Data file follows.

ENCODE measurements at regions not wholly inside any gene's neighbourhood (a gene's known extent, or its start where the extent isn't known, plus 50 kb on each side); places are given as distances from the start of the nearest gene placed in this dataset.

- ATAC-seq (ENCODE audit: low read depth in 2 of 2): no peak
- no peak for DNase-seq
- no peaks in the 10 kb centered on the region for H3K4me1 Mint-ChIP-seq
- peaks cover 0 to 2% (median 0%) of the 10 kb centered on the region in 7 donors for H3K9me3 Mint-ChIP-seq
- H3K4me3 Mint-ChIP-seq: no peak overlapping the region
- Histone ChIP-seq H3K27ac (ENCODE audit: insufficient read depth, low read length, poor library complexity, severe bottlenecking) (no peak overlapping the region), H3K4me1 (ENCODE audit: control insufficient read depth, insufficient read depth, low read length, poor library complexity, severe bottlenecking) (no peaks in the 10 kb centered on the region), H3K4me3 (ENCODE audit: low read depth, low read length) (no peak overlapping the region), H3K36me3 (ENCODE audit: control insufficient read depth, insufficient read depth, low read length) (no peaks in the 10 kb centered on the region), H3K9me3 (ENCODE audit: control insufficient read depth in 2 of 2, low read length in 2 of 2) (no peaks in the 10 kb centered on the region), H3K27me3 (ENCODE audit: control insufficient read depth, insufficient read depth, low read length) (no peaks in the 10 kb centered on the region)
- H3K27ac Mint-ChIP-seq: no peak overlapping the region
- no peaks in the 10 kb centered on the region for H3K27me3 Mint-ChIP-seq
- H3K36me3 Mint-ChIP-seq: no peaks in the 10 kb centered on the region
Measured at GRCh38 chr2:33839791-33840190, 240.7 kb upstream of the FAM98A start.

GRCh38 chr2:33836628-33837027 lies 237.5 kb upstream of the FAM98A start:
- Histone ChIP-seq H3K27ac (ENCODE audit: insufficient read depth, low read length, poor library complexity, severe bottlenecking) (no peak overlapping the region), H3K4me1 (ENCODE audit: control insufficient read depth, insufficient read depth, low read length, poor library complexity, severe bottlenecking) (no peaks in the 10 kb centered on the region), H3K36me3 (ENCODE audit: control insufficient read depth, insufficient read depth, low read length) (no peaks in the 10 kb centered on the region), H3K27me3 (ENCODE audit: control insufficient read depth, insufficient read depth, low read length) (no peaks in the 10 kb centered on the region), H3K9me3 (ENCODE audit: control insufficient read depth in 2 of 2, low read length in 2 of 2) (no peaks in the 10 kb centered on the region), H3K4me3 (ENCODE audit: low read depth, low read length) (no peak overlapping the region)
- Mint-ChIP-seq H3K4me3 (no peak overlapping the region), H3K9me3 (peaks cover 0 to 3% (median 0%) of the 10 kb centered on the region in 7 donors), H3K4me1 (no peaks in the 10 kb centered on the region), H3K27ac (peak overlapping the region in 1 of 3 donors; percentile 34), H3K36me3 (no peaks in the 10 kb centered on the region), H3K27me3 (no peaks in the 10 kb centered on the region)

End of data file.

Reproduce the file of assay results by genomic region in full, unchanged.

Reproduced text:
ENCODE measurements at regions not wholly inside any gene's neighbourhood (a gene's known extent, or its start where the extent isn't known, plus 50 kb on each side); places are given as distances from the start of the nearest gene placed in this dataset.

- ATAC-seq (ENCODE audit: low read depth in 2 of 2): no peak
- no peak for DNase-seq
- no peaks in the 10 kb centered on the region for H3K4me1 Mint-ChIP-seq
- peaks cover 0 to 2% (median 0%) of the 10 kb centered on the region in 7 donors for H3K9me3 Mint-ChIP-seq
- H3K4me3 Mint-ChIP-seq: no peak overlapping the region
- Histone ChIP-seq H3K27ac (ENCODE audit: insufficient read depth, low read length, poor library complexity, severe bottlenecking) (no peak overlapping the region), H3K4me1 (ENCODE audit: control insufficient read depth, insufficient read depth, low read length, poor library complexity, severe bottlenecking) (no peaks in the 10 kb centered on the region), H3K4me3 (ENCODE audit: low read depth, low read length) (no peak overlapping the region), H3K36me3 (ENCODE audit: control insufficient read depth, insufficient read depth, low read length) (no peaks in the 10 kb centered on the region), H3K9me3 (ENCODE audit: control insufficient read depth in 2 of 2, low read length in 2 of 2) (no peaks in the 10 kb centered on the region), H3K27me3 (ENCODE audit: control insufficient read depth, insufficient read depth, low read length) (no peaks in the 10 kb centered on the region)
- H3K27ac Mint-ChIP-seq: no peak overlapping the region
- no peaks in the 10 kb centered on the region for H3K27me3 Mint-ChIP-seq
- H3K36me3 Mint-ChIP-seq: no peaks in the 10 kb centered on the region
Measured at GRCh38 chr2:33839791-33840190, 240.7 kb upstream of the FAM98A start.

GRCh38 chr2:33836628-33837027 lies 237.5 kb upstream of the FAM98A start:
- Histone ChIP-seq H3K27ac (ENCODE audit: insufficient read depth, low read length, poor library complexity, severe bottlenecking) (no peak overlapping the region), H3K4me1 (ENCODE audit: control insufficient read depth, insufficient read depth, low read length, poor library complexity, severe bottlenecking) (no peaks in the 10 kb centered on the region), H3K36me3 (ENCODE audit: control insufficient read depth, insufficient read depth, low read length) (no peaks in the 10 kb centered on the region), H3K27me3 (ENCODE audit: control insufficient read depth, insufficient read depth, low read length) (no peaks in the 10 kb centered on the region), H3K9me3 (ENCODE audit: control insufficient read depth in 2 of 2, low read length in 2 of 2) (no peaks in the 10 kb centered on the region), H3K4me3 (ENCODE audit: low read depth, low read length) (no peak overlapping the region)
- Mint-ChIP-seq H3K4me3 (no peak overlapping the region), H3K9me3 (peaks cover 0 to 3% (median 0%) of the 10 kb centered on the region in 7 donors), H3K4me1 (no peaks in the 10 kb centered on the region), H3K27ac (peak overlapping the region in 1 of 3 donors; percentile 34), H3K36me3 (no peaks in the 10 kb centered on the region), H3K27me3 (no peaks in the 10 kb centered on the region)